Yet he looks to the recent votes to legalize marijuana in Colorado and Washington state (to which President Obama recently offered his tacit support) as evidence that the political wind is blowing toward his side. “When people see it [legalization] in practice, they support it much more,” he says. “You now have a majority supporting legalization of marijuana in the U.S. That’s an extraordinary transformation.”
The potential increase in societal disorder and unrest arising from legalization has been overstated, he believes. Globally he points to Portugal, Switzerland, and Uruguay decriminalizing drugs without too much fuss.
Hari—who is gay and currently single—compares the drug legalization movement to gay marriage: “The pro-gay position at the time of the Stonewall Riots was to say that gay people were not evil but sick. It didn’t even occur to the drag queens [protesting at Stonewall] or the tiny number of people who supported them to ask for gay marriage because it seemed like saying they wanted to live on Mars. Some of those people lived to see the introduction of gay marriage in the U.S. Things change incredibly quickly if you’re organized, appeal to people’s decency, and you’ve got right on your side.”
Hari is on the left of the political spectrum, but with Chasing the Scream he’s picking up friends in unlikely places. “Some of the most articulate and intelligent people on the drug war in the United States are libertarian right-wingers,” he tells me. “This is not a left-right issue. I got contacted by [Senator] Rand Paul’s office saying he really liked the book and I met his staffers.”
With Chasing the Scream on the New York Times bestseller list, it’s tempting to draw the obvious conclusion that this amounts to rehabilitation for Hari himself following his public scandal.
Though Hari now takes complete culpability for his actions, he resists publicly examining the causes of his downfall. “I think when you fuck up, as I did very badly, you should encourage people to see it from the point of view of the people who you harmed, not from your own point of view,” he says.
“The people whose point of view the story should be seen from are The Independent, who deserved better, The Independent readers, who deserved me to accurately convey the conversations that I had rather than use things people had said elsewhere, and the people I was nasty about on Wikipedia. “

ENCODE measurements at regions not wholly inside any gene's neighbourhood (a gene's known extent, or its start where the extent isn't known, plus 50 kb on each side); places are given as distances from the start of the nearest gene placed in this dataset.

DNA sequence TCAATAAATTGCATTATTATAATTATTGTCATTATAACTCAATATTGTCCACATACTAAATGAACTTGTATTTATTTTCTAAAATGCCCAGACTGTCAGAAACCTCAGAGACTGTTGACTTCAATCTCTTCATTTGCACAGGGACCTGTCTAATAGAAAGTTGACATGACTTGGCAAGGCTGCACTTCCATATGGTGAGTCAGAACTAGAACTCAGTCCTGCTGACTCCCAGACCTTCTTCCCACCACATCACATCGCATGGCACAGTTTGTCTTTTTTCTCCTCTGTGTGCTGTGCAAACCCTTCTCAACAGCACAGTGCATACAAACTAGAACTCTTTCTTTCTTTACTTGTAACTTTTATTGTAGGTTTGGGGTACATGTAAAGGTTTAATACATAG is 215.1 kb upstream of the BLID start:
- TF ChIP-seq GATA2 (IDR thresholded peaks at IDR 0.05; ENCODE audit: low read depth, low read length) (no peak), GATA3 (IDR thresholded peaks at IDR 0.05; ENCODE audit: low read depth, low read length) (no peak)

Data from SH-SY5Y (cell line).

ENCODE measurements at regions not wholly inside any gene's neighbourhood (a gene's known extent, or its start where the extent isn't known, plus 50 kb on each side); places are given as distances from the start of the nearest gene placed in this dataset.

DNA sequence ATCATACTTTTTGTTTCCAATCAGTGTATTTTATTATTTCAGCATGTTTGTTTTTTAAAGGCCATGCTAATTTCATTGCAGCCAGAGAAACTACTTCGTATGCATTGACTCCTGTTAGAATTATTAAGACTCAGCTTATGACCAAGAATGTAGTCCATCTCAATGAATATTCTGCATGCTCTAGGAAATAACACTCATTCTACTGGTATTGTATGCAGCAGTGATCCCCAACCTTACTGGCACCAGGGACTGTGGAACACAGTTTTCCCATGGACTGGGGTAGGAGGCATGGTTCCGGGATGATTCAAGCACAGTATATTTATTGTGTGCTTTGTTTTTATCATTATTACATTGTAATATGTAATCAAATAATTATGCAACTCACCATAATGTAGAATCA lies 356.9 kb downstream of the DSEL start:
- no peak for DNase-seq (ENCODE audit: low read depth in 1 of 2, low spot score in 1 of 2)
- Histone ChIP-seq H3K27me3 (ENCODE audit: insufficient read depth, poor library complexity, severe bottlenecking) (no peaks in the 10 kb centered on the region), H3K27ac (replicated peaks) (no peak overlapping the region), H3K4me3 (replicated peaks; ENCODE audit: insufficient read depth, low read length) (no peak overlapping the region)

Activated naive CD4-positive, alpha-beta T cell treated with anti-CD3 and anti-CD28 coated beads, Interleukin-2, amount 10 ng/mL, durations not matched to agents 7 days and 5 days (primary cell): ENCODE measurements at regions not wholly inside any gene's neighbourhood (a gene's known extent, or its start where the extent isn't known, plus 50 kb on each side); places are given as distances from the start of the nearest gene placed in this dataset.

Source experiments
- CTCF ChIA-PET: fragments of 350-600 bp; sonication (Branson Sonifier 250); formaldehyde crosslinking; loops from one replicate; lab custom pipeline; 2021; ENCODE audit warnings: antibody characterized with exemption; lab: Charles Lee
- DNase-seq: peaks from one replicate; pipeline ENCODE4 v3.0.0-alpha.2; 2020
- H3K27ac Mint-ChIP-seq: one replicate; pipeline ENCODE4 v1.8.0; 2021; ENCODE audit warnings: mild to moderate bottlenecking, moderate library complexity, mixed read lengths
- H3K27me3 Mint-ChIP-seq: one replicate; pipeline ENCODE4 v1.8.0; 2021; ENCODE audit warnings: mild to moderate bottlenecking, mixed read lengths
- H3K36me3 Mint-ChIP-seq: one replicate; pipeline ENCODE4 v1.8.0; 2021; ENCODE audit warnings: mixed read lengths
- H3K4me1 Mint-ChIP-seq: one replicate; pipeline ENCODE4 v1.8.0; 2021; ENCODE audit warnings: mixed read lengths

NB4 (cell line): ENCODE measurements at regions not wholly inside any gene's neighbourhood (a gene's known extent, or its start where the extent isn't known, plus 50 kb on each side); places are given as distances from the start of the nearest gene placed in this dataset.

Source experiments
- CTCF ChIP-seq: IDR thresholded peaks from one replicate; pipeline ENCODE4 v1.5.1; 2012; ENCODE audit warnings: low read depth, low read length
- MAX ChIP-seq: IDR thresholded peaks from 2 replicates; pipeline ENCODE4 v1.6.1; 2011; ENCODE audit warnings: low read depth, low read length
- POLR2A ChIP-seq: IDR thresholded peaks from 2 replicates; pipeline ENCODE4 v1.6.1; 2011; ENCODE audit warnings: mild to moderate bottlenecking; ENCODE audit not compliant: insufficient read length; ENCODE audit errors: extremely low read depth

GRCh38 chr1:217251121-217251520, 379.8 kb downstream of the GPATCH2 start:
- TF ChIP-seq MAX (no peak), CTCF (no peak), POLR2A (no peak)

While taking the blame (“It’s obviously wrong what I did, it’s obviously seriously wrong”), he won’t publicly examine what drove him to plagiarize The New Yorker and various books.
“If I start talking about it from my point of view and saying ‘This is how I felt, this is what I was going through’…that’s inevitably a way of saying people should feel sorry for me, and I don’t think they should feel sorry for me,” Hari says.
He is keen for people to realize he hasn’t made the same errors for the book, posting recordings of interviews on his website. He feels liberation at no longer being a columnist.
“I’m very wary of presenting this as a redemption story,” he says. “There was nothing good about it. It was an awful thing to do. It was an awful experience, as it should have been. Nothing redemptive came of it. There’s nothing good that comes out of it.”
Writing Op-Eds for The Huffington Post about the book hasn’t been as fulfilling as he’d hoped. “I’ve completely lost my taste for it [writing columns]. I don’t even really like reading that much anymore. It’s been interesting, for my book I’ve written a few pieces that are more like the column-y things I used to write. I haven’t really enjoyed it very much.”
Until recently Hari curated Russell Brand’s YouTube content. He says he liked it but gave it up to research a biography in Boston, the subject of which his agent has requested he not reveal. “Some have called me Russell’s ghostwriter, which is hilarious because if you’ve read his book [Revolution] you’d know it’s impossible to write in his voice.”
Hari has more than a few celebrity connections. At the beginning of his career he worked for bestselling author and politician Jeffrey Archer (himself something of a scandal magnet). It was rumored after the plagiarism scandal broke that Sir Elton John put a call in support of his character and that he went to stay with the singer. (Hari won’t comment though Sir Elton—who himself battled drug addiction—calls Chasing the Scream “an absolutely stunning book” on the book’s jacket.)
Hari has also co-written a play, The Secret Adversary, based on a 1922 Agatha Christie novel, in which she depicts a looming revolution in a Britain stricken with social unrest, currently touring UK theaters.
“It’s the application of Poirot logic to global politics…very like the bin Laden story in a way,” he says. “We convince ourselves that there’s this one person orchestrating something and if we kill that one person the problems will go away. The same thing in the drug war with Pablo Escobar—I may be the first person to ever relate Agatha Christie with the drug war!” He’s hopeful The Secret Adversary will play in the West End and New York.
This might raise eyebrows with his detractors in the UK, but Hari says he has emerged from his public disgrace a chastened and humble character, a far cry from the Angry Young Columnist.
“When you fuck up, you should pay a big price which I did quite rightly,” Hari reflects, “you should go away for a long time and when you come back you should demonstrate very clearly that you’re not making the same mistakes.” While the War on Drugs rages on, Johann Hari’s self-inflicted war seems at an end.
Chasing the Scream: The First and Last Days of the War on Drugs is published by Bloomsbury.